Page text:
The Moviehouse Studio Gallery Summer Exhibition 2016

The Work of John D. Greene

July 23 – October 19, 2016
Opening Reception: Saturday, July 23, 4:30 – 6:30 pm
5:00 pm: Artist Talk: John Greene ‘in conversation’ with Alexander Shundi 

Admission: FREE & open to the public


Artist’s Statement

“I have always painted…I spent 30 years on Wall Street, but always maintained a studio in the West Village area of New York City where I would go after the market closed and use whatever energy I had left to paint large, intense canvases. At that point, working alone and in a cramped space, I began working in a manner which has stayed with me all these intervening years, from within my own head rather than from models or from still life or from actual landscapes.

MILLERTON, NY—Continuing its mission to showcase the work of accomplished local artists, The Moviehouse Studio Gallery is pleased to announce the opening of its summer exhibition which features the work of artist John D. Greene. The exhibition will open with a reception on Saturday, July 23, from 4:30 – 6:30 p.m. At 5:00 p.m. Greene will discuss the works featured in the exhibit as well as the body of his work “in conversation” with fellow artist Alexander Shundi. The opening talk and reception are free of charge and open to the public.

The Moviehouse Studio Gallery was privileged to host John Greene for an exhibition twenty-five years ago and is excited to bring him back to showcase his latest work along with other pieces from his extensive collections. Many of the paintings are recent – done in the past year – and include a series of nail paintings which continue to intrigue and stimulate the artist. The idea for these pieces evolved when Greene’s local hardware store went out of business and he became the proud recipient of all their old rusty nails. Another group of work in the exhibition are the silver paintings, which the artist says – “…are always a challenge.” The show also includes pieces from Greene’s collection “Aerial” – a series of abstracts inspired by the view of the earth from above – as well as pieces from his “Landscape” and “Color Field” collections, and others.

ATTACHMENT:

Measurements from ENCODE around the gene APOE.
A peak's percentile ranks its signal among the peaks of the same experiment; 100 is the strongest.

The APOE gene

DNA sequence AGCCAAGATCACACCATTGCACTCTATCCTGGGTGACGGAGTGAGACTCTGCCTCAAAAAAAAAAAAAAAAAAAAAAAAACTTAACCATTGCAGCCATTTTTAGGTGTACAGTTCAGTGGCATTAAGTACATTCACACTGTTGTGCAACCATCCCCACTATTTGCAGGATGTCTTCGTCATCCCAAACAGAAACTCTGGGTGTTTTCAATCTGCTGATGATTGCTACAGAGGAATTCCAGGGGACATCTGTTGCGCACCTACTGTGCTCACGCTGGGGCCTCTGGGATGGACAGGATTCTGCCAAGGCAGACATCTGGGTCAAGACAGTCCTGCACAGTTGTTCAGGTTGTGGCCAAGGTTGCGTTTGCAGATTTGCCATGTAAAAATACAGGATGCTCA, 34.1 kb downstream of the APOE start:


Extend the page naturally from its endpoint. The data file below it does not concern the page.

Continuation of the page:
John Greene was born and raised in Manhattan, and attended Horace Mann and Brown University. He has been a resident of Pine Plains since the 1970’s. Greene always painted, and took courses at the New School while living and working in the City. He set up a studio in Manhattan, and juggled painting, family, and a career in Finance.

In 1990, shortly after retiring, John built a new studio on the family’s Hudson Valley farm and started studying painting and sculpting full-time – taking courses at the Sculpture Center and the National Academy in New York City. His first two exhibitions were at the Stephen Haller Gallery in Manhattan and the Carrie Haddad Gallery in Hudson, NY. Since that time he has exhibited both locally, regionally and around the country.

Working predominantly in encaustic, Greene continues to experiment with a variety of materials and techniques, from creating figurative sculptures from rusted steel wool, to utilizing materials such as copper, lead and rusted nails in both his paintings and his sculpture, and working with feathers found locally.

John serves on the Board of Managers of the Memorial Art Gallery, in Rochester, NY, and he and his wife Gwen raise and breed Angus cattle on their farm in Pine Plains.

“For me, painting is, in the end, about paint: color, texture, the joy of putting it on and scraping it off. I believe the results are best served by keen and repeated viewing. I try to introduce elements that are hidden or apparent, that will encourage “reading” the paintings many times and constantly discovering something new.” —John D. Greene